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Tool Tips -- rectangular holes
Jon Titus, KZ1G <tituskz1g@...>
Perhaps a bit off topic, but here goes...
In a recent post, looking for a 40M QRP SSB kit, Fred (K3TXW) explained, "...I have problems making a rectangular hole in a piece of aluminum of exactly the right size, with the edges exactly parallel to the edges of the case. I inevitably make the opening too big or slightly wavy. The result screams "homebrew carelessness" though I'm not careless. Maybe there is a rectangular punch or something to do this right, but I don't have such a tool; I use a set of files."
In addition to files for work on front panel fabrication, I recommend an electronics shop include:
1. A drill press with a chuck that will accept 0.50-in.-diameter bits. Harbor Freight sells a couple of bench-top units for under $100. Put a magnet on the base as a place to keep the chuck wrench. (It's usually best to clamp work to the drill press table.) Once you have a drill press you'll find many other jobs for it.
2. A good set of sharp drill bits. Bits with a titanium nitride coating remain sharp for a long time.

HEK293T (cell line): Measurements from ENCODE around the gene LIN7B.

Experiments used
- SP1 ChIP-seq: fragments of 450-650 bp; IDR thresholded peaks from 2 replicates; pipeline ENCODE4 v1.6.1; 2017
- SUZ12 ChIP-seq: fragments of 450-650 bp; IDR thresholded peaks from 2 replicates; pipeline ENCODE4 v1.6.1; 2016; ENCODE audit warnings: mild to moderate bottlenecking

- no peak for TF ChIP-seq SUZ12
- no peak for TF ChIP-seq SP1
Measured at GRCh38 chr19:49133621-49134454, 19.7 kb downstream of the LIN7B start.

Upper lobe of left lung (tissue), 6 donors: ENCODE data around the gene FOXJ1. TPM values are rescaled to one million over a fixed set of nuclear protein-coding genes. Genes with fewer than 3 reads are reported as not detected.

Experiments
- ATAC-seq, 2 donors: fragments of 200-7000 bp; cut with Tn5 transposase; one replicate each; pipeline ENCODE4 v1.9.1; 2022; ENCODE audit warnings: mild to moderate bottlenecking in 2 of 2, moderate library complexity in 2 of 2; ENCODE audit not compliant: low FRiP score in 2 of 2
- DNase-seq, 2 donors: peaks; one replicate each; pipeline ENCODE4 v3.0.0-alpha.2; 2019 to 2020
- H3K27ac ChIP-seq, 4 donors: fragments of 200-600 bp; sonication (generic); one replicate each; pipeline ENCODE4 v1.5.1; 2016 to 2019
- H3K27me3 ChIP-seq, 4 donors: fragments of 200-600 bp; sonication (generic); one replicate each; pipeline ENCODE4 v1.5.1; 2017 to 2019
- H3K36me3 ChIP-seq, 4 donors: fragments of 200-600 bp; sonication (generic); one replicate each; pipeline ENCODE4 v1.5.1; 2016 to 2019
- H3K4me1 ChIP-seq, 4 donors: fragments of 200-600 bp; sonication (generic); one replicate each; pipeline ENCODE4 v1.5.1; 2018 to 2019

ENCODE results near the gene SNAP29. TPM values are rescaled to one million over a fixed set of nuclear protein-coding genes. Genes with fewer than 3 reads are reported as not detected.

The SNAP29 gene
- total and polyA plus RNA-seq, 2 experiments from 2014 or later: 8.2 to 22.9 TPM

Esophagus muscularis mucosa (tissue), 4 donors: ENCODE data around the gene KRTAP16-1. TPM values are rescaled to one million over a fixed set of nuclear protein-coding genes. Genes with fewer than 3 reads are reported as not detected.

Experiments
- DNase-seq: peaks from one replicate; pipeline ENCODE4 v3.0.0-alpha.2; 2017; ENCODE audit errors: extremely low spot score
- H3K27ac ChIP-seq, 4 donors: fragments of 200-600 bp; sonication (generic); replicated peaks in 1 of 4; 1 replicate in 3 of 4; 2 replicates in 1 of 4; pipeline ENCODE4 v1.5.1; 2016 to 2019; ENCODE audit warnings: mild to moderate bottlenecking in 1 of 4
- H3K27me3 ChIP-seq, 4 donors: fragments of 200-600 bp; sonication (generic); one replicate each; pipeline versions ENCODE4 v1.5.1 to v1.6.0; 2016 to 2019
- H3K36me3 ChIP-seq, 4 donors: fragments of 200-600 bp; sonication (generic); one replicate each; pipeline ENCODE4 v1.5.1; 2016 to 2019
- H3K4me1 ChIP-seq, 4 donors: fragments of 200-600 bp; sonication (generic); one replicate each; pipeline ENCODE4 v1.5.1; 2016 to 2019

3. A step drill bit. I use an Irwin Tools Unibit 3/16-Inch to 7/8-Inch Step-Drill Bit with a 3/8-Inch shank. Great tool when you need to make larger holes for controls or to start a rectangular cutout.
4. An Adel-brand metal nibbler. They show up on Ebay. Or buy a new one at https://www.adelnibbler.com. I've used one since I was a teenager and couldn't work on chassis or panels without it.
Lay out your hole with masking tape around the outside. To make a rectangular hole (see attached image) I use a step bit and smaller bits to make round holes that remove a lot of metal. Just don't get too close to the rectangle's edges. Next I use the nibbler to remove remaining metal close to, but not at, the rectangle edges. Finally I clamp the panel or chassis in a bench vise so an edge of the hole aligns with the top of the vise jaws. File away any remaining metal until the edge is parallel with the vise jaws.
Jon Titus, KZ1G
Herriman, UT USA